Enter Pisanio, with a suit of cloaths.
Be those the garments ?

Pif. Ay, my noble lord.
Clot. How long is't since she went to Milford-Haven?
Pif. She can scarce be there yet.

Clot. Bring this apparel to my chamber, that is the second thing that I have commanded thee. The third is, that thou wilt

be

than my

А а 2

be a voluntary mute to my design." Be but duteous, and true preferment shall tender it self to thee. My revenge is now at Milford, would I had wings to follow it! come and be true. [Ex.

Pis. Thou biddist me to my loss: for true to thee,
Were to prove false, which I will never be,
To him that is most true. To Milford go,
And find not her, whom thou pursu'st. Flow, Aow,
You heav'nly blessings on her! chis fool's speed
Be croft with slowness; labour be his meed!

[Exit.

SCENE VII.

I

The Forest and Cave.

Enter Imogen in boys cloaths.
Imo. See a man's life is a tedious one:

I've tired my self; and for two nights together
Have made the ground my bed. I should be sick,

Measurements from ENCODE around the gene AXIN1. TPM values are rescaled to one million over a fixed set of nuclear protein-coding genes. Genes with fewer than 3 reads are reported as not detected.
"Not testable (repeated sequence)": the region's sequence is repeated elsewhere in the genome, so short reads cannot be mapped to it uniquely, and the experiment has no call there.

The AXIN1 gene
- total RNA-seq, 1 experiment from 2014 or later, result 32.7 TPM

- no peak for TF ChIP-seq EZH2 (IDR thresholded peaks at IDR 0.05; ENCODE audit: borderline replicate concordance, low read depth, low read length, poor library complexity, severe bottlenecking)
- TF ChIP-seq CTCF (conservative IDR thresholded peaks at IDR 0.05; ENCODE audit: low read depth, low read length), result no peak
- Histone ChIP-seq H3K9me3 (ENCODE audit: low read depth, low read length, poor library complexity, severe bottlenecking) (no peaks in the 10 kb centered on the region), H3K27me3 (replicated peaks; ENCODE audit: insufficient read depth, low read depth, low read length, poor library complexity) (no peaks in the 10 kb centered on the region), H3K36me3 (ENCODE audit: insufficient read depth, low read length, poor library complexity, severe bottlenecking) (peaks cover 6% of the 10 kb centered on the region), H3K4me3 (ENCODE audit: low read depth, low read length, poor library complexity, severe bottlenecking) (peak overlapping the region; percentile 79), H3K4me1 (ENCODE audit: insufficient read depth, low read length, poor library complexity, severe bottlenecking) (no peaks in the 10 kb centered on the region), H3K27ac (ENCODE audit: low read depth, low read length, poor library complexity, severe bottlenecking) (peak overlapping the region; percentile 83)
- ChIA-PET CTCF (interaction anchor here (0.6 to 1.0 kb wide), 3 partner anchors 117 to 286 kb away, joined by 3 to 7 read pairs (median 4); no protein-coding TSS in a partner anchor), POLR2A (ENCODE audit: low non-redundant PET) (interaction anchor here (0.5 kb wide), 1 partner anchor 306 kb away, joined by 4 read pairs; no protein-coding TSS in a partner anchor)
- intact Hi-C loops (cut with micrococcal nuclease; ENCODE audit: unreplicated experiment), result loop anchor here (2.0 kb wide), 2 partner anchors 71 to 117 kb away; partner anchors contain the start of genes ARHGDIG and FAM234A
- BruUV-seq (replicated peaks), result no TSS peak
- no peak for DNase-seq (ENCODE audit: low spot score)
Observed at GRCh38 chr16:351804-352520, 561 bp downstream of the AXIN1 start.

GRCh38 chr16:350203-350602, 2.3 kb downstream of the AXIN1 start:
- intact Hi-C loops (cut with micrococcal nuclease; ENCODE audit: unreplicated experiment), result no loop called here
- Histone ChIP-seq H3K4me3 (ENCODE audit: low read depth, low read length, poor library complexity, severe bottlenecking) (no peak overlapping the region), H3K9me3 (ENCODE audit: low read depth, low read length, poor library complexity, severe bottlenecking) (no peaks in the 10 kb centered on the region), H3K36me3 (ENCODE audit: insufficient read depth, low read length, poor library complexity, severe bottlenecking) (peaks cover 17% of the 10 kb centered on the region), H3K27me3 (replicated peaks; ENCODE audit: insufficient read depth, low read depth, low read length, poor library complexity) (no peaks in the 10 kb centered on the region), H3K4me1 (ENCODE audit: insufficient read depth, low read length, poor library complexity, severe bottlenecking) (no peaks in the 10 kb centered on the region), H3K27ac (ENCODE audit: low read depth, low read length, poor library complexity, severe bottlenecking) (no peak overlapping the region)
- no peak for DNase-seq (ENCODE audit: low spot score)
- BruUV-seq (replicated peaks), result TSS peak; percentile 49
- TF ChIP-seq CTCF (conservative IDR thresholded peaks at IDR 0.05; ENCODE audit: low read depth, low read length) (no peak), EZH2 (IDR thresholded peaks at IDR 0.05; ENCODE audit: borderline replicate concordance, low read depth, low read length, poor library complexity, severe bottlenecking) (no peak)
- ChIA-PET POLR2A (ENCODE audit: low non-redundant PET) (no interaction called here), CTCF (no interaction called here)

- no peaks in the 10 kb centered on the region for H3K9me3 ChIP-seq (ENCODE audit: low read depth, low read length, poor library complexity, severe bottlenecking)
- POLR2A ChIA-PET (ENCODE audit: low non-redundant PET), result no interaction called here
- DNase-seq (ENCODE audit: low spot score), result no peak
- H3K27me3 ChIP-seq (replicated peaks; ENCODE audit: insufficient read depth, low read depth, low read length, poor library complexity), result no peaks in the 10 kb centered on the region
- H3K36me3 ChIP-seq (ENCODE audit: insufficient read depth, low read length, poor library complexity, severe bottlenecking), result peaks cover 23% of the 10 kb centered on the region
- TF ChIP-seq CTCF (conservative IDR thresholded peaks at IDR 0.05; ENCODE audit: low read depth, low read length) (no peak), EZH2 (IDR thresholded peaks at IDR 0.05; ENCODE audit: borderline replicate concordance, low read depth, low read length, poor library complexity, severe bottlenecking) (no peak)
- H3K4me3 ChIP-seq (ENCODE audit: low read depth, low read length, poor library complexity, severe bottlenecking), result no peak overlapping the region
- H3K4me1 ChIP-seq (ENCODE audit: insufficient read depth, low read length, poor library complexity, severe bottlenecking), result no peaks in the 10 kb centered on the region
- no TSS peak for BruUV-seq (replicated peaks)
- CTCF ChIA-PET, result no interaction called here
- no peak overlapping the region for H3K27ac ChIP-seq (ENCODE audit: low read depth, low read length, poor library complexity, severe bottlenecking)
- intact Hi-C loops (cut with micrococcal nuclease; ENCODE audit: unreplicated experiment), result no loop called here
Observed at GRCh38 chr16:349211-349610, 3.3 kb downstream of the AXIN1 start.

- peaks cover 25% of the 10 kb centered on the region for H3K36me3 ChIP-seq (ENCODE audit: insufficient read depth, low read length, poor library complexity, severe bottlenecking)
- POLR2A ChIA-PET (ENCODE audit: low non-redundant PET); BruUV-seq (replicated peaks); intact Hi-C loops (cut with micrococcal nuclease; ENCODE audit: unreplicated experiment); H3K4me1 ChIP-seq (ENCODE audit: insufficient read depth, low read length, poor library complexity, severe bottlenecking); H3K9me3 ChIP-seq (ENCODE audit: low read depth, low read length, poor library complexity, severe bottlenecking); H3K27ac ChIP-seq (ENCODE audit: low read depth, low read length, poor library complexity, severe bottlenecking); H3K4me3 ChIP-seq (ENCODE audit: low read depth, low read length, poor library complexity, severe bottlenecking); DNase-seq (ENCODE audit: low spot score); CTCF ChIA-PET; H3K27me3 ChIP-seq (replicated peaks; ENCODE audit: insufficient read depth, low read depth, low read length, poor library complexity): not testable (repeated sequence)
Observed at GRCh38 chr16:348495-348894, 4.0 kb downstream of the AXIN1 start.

But that

my

resolution helps me. Milford, When from the mountain top Pifanio shew'd thee, Thou wast within a ken. Oh Jove, I think Foundations fly the wretched, such I mean, Where they should be reliev'd. Two beggars told me, I could not miss my way. Will poor folks lie That have afflictions on them, knowing ʼtis A punishment, or tryal ? yes no wonder, When rich ones scarce tell true. To lapse in fullness Is sorer, than to lye for need; and fallhood Is worse in kings, than beggars. My dear lord! Thou’rt one o’th' false ones; now I think on thee, My hunger's gone; but ev'n before, I was At point to sink for food. But what is this? [Seeing the cave. Here is a path to't -- ’tis some savage hold;

'Twere